But Jesus Christ once said, “If you want to be perfect, sell your possessions and give to the poor, and you will have treasure in heaven. Then come follow me.” And Francis took these words literally.

No longer attached to worldly things, Francis gave away everything, including his horse. And he sold cloth from his father’s shop. He needed to raise money for that church he was rebuilding. As you can imagine, this infuriated his father, who then dragged him before the local bishop to have him tell Francis to repay the money and renounce all rights as his heir.

But Francis went farther. He stripped off every stitch of his clothing—I am not recommending this—and he declared that God was his only father now. Francis wasn’t totally naked, as some stories go. He had been wearing a hair shirt as a penance. When the bishop saw this, he gave Francis a rough tunic, similar to what he wore from then on. And Francis went off into the woods happy and singing.

Saint FrancisSt. Francis went all in. He didn’t answer the call of God by halves. He didn’t go through life simply doing what was necessary. He lived the gospel literally. He gave up his life of ease for the life of a poor man and a joyful beggar, relying on God for all. He had nothing, and he had everything. And he died happy and fulfilled.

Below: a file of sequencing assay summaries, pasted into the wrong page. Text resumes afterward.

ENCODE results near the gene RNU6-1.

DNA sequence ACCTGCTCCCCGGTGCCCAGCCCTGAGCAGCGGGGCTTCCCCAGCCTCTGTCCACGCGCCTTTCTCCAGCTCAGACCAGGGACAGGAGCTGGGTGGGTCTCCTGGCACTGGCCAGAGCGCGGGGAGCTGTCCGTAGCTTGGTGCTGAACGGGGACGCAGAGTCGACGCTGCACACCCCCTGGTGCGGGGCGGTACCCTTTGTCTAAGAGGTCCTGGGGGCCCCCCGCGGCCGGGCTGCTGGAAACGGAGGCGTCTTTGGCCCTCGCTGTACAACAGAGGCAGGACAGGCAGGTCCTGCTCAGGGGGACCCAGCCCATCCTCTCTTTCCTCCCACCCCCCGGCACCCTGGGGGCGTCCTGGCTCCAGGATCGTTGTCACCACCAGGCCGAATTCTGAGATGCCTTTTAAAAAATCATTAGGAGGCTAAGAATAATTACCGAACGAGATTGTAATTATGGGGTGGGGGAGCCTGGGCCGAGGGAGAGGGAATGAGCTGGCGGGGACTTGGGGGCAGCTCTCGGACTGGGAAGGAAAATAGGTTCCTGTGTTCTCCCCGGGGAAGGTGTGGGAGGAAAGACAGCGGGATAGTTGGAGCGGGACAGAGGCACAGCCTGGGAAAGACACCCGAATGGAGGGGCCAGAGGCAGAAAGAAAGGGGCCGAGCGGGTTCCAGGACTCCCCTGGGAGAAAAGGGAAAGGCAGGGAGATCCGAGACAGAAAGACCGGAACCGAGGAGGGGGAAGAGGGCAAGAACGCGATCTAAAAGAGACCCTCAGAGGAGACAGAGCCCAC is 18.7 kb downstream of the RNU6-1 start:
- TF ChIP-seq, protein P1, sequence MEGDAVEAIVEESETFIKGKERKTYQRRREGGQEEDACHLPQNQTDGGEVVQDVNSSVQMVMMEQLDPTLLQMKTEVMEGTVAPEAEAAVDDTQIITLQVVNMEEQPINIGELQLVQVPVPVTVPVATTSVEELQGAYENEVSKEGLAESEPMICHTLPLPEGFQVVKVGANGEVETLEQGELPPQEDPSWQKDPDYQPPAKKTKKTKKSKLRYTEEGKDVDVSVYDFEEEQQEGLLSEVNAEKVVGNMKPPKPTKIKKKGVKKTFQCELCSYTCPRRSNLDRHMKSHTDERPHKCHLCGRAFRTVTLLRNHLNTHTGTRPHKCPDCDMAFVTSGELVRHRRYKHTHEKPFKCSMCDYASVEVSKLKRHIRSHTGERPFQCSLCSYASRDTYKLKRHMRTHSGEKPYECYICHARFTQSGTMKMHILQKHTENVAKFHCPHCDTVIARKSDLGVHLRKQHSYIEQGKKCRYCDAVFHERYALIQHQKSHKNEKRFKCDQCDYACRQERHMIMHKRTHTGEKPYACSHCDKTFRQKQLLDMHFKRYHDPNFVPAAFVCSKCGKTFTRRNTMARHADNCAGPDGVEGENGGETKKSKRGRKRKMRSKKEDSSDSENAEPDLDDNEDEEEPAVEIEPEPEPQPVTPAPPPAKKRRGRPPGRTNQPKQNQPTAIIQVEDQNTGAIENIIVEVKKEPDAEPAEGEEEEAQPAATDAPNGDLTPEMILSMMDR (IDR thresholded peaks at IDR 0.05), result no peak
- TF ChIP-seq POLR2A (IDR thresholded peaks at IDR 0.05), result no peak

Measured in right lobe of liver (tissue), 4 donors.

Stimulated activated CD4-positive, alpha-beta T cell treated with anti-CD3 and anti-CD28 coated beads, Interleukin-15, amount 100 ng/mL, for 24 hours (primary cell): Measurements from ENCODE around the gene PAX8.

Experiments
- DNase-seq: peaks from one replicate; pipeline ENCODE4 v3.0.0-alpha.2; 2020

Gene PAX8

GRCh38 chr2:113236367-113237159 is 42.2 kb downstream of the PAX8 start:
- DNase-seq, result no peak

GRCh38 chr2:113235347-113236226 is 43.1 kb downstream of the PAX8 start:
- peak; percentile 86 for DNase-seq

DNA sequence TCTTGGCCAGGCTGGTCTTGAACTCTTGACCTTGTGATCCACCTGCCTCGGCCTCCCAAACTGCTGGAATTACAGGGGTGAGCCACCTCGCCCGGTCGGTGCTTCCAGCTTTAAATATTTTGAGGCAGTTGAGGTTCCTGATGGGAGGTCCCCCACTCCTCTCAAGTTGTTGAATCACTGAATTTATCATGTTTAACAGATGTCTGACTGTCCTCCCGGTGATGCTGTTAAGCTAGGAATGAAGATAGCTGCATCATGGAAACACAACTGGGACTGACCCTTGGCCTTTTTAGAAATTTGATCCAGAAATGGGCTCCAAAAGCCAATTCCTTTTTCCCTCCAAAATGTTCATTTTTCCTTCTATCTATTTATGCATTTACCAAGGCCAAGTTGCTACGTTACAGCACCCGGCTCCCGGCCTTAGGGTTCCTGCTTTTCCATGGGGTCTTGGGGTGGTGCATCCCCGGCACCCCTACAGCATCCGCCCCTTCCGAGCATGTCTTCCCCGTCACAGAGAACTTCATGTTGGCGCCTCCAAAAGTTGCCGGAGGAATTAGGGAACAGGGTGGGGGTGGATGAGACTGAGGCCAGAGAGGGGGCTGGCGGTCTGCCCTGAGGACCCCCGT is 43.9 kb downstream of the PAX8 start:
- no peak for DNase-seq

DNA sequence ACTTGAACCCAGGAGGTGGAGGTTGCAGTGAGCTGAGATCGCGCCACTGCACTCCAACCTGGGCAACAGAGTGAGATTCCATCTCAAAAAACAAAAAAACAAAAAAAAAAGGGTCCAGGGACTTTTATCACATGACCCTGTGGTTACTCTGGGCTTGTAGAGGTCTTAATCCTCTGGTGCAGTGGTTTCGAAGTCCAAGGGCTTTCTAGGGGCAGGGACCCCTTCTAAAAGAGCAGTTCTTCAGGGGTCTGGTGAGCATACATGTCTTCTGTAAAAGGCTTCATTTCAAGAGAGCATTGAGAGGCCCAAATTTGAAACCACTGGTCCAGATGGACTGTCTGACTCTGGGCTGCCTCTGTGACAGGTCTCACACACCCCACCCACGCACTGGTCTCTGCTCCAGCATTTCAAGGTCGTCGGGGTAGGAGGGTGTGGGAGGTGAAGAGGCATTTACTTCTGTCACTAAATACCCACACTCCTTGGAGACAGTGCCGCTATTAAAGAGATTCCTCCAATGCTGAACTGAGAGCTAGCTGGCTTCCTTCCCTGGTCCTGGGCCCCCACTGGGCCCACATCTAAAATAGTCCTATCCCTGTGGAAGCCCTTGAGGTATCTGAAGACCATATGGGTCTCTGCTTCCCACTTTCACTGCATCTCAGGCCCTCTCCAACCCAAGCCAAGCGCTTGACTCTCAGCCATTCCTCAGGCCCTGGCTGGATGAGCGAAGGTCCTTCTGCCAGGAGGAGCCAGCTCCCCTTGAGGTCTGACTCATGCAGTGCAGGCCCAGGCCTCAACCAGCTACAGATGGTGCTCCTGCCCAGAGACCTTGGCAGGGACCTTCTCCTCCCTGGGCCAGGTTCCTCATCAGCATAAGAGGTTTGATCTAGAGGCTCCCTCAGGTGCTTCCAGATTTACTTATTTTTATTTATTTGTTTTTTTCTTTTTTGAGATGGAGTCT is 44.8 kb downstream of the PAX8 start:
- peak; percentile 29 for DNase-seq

St. Francis is one of the most beloved and well-known saints today. Something in his example of total self-giving speaks to our hearts. There are thousands of Franciscans throughout the world today, thousands of men and women who have given up all to follow Christ in the footsteps of St. Francis.

Does the life of this saint have a message for you? Even if you are not called to join a religious order, I think the answer is still “yes, the life of St. Francis has a message for everyone.”

What is your calling? No one feels satisfied by doing the bare minimum or by going through the motions. Whatever you are called to, throw yourself into it and give it your best. Take the first step today and don’t look back.

And if you make a mistake or take a wrong turn, don’t worry. St. Francis often told the friars, “Let us begin again, brothers, for up until now, we have done little or nothing.”

So, it’s time to start anew or begin again. Take that first step. And before you know it, you will be doing the impossible.

You only get one life. Live it to the fullest. Follow your calling. Give it your all.

Theresa Linden

Theresa Linden

Theresa Linden is the author of award-winning Catholic teen fiction. Raised in a military family, she developed a strong patriotism and a sense of adventure. Her Catholic faith inspires the belief that there is no greater adventure than the reality we can’t see, the spiritual side of life. She has six published novels, and two short stories in Image and Likeness: Literary Reflections on the Theology of the Body (Full Quiver Publishing). She holds a Catechetical Diploma from Catholic Distance University and is a member of the Catholic Writers Guild and the International Writers Society. A wife, homeschooling mom, and Secular Franciscan, she resides in northeast Ohio with her husband and three teenage boys.